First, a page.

This is a hard post for me to write because I know sexism is alive and well in American culture. I've witnessed it first hand, and women are just as likely to be the perpetrator as men. I've watched female colleagues labeled as obstinate and problem employees for expressing the same concerns in the same meeting that I have expressed, when I walk away unscathed by criticism. Our collective sexist culture exists in families as well, where sons can do no wrong and daughters are told to stop provoking their brothers. There are multitudes of statistics and studies that point to male bias in the workplace and in families as well. I am not here to debate that, although I still have trouble wrapping my mind around the alleged superiority of one gender over another. Instead, I'm trying to learn how I can help my daughter from feeling that she needs to shrink herself, or deprive herself in order to keep the peace in the workplace or in a relationship. All women deserve a cha
Showing posts from October, 2013
- Other Apps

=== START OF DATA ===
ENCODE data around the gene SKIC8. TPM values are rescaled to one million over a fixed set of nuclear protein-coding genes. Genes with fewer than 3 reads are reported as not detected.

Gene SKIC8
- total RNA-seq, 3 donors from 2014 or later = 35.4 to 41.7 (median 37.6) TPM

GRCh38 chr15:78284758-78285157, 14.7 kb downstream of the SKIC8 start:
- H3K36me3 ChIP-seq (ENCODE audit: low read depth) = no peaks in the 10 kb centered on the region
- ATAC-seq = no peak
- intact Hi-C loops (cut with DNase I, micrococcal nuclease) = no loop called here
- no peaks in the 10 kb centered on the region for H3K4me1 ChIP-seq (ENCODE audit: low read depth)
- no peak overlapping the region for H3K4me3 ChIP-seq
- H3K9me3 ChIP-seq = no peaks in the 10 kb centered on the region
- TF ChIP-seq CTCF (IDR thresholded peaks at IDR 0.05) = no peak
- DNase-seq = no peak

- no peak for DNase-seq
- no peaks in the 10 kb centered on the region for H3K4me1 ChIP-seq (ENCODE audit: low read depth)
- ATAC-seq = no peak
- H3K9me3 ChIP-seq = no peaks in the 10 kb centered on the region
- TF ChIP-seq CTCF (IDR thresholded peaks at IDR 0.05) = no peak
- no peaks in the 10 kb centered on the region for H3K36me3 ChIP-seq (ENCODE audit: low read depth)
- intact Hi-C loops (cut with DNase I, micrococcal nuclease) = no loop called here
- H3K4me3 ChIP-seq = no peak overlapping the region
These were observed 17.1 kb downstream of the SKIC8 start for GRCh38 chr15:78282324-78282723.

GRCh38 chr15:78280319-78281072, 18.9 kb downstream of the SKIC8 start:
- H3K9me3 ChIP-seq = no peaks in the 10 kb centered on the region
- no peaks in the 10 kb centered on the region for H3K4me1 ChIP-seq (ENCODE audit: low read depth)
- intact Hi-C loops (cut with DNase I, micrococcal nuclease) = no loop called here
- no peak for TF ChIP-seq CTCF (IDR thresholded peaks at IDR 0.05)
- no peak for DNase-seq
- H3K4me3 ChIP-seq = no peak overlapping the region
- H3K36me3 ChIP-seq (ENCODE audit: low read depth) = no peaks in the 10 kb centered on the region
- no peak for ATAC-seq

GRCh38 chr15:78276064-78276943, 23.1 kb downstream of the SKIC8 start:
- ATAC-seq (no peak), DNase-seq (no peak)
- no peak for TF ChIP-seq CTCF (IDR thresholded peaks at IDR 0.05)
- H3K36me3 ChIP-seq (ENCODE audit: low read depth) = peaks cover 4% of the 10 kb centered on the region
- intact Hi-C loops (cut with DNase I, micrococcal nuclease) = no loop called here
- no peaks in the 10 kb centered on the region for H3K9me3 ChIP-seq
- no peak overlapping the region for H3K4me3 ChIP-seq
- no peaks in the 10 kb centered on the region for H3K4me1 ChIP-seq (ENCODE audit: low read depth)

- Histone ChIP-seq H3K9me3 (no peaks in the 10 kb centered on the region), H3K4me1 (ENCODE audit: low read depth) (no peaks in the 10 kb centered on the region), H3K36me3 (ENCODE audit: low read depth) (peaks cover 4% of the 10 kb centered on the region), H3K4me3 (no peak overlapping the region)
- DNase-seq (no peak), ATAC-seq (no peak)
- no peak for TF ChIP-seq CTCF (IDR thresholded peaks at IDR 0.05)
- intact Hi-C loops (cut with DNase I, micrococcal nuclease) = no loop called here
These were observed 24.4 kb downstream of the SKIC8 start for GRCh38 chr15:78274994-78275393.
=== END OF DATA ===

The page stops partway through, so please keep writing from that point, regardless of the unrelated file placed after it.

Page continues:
One year ago, I was running to the Target in the Eastland Mall because we needed a camera fast. I woke up that morning, realizing that we would always want to remember that day with better photos than we would get from our smartphones. I was on a conference call for work as I ran through the store, half paying attention because I needed to hurry back to pick up Gladys so we could get to Catholic Social Services of Wayne County in time for our meeting. I didn't want to be late for our first chance to meet The Kid. Gladys and I were both nervous. We had seen a few pictures during our last visit with our social worker, and we had the family history the agency was allowed to release to us, but we didn't know a thing about The Kid's personality. Was she shy or playful? Would she be scared or was she curious about her surroundings? Would she cry when she met us or would she warm up to us? Would she like us? We agreed to try playing it cool when we met her. We wouldn'